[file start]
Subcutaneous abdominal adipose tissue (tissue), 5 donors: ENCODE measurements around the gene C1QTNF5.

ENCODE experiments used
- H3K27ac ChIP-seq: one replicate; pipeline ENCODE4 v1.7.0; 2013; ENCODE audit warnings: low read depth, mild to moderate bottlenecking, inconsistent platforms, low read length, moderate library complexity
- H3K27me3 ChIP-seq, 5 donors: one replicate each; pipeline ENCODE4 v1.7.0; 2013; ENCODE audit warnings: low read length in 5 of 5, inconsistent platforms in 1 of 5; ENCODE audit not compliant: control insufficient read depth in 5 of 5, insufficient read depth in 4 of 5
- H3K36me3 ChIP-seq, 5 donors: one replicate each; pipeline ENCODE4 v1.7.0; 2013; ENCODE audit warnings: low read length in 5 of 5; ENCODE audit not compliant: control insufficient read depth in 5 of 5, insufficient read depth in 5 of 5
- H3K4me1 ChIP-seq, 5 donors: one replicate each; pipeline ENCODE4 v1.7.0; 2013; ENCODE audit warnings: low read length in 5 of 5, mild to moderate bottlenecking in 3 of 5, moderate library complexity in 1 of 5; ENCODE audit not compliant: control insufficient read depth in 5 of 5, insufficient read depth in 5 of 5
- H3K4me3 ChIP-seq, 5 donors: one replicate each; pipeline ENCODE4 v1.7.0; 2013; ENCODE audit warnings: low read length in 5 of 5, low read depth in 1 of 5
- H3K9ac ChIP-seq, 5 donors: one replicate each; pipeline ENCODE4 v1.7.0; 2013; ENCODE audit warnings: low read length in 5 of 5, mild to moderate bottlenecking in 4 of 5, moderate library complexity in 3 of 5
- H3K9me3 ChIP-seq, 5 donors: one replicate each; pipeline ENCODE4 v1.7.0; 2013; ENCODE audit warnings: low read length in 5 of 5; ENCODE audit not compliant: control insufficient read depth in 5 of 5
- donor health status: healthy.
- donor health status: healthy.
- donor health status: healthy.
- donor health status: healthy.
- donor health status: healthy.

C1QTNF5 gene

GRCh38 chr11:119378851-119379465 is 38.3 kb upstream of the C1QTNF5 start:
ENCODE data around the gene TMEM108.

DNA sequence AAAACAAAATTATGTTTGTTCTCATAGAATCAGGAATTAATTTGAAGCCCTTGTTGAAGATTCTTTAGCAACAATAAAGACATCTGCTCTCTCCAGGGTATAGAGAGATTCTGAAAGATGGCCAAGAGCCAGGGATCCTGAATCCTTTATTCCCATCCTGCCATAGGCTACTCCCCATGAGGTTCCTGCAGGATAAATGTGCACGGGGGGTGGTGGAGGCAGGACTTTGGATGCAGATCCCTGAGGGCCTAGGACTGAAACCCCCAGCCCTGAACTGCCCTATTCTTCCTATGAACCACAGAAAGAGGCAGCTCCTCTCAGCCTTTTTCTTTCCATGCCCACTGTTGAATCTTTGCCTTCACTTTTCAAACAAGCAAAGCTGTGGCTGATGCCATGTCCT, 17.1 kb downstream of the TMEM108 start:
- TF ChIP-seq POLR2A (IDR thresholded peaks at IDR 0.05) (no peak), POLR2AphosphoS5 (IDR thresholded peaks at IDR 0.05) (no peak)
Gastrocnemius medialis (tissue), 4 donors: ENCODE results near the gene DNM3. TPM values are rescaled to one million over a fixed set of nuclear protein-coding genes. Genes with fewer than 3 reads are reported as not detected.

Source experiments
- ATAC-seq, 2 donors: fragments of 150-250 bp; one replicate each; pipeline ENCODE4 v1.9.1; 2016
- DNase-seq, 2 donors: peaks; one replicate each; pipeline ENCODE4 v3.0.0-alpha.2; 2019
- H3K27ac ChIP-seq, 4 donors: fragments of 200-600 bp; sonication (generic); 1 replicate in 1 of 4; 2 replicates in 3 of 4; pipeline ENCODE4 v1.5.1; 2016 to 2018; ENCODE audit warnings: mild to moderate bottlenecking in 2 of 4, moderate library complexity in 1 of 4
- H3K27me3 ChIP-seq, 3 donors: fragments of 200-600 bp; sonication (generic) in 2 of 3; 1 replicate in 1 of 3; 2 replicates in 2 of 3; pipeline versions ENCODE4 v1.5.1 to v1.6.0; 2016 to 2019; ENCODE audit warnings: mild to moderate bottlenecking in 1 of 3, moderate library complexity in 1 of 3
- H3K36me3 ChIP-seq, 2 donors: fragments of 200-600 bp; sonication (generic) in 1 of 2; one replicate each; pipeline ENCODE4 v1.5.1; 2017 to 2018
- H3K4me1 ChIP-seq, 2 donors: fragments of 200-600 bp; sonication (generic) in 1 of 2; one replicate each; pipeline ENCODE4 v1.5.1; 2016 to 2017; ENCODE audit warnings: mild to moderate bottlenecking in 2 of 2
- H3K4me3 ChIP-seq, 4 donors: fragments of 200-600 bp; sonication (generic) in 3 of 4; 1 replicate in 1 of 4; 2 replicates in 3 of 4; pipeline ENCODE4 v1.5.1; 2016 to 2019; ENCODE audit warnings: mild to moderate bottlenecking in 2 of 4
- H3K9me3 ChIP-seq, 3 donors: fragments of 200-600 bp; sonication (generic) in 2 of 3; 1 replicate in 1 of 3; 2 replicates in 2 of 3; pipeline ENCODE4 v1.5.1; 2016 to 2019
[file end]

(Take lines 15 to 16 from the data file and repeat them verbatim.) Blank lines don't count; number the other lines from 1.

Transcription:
C1QTNF5 gene

GRCh38 chr11:119378851-119379465 is 38.3 kb upstream of the C1QTNF5 start: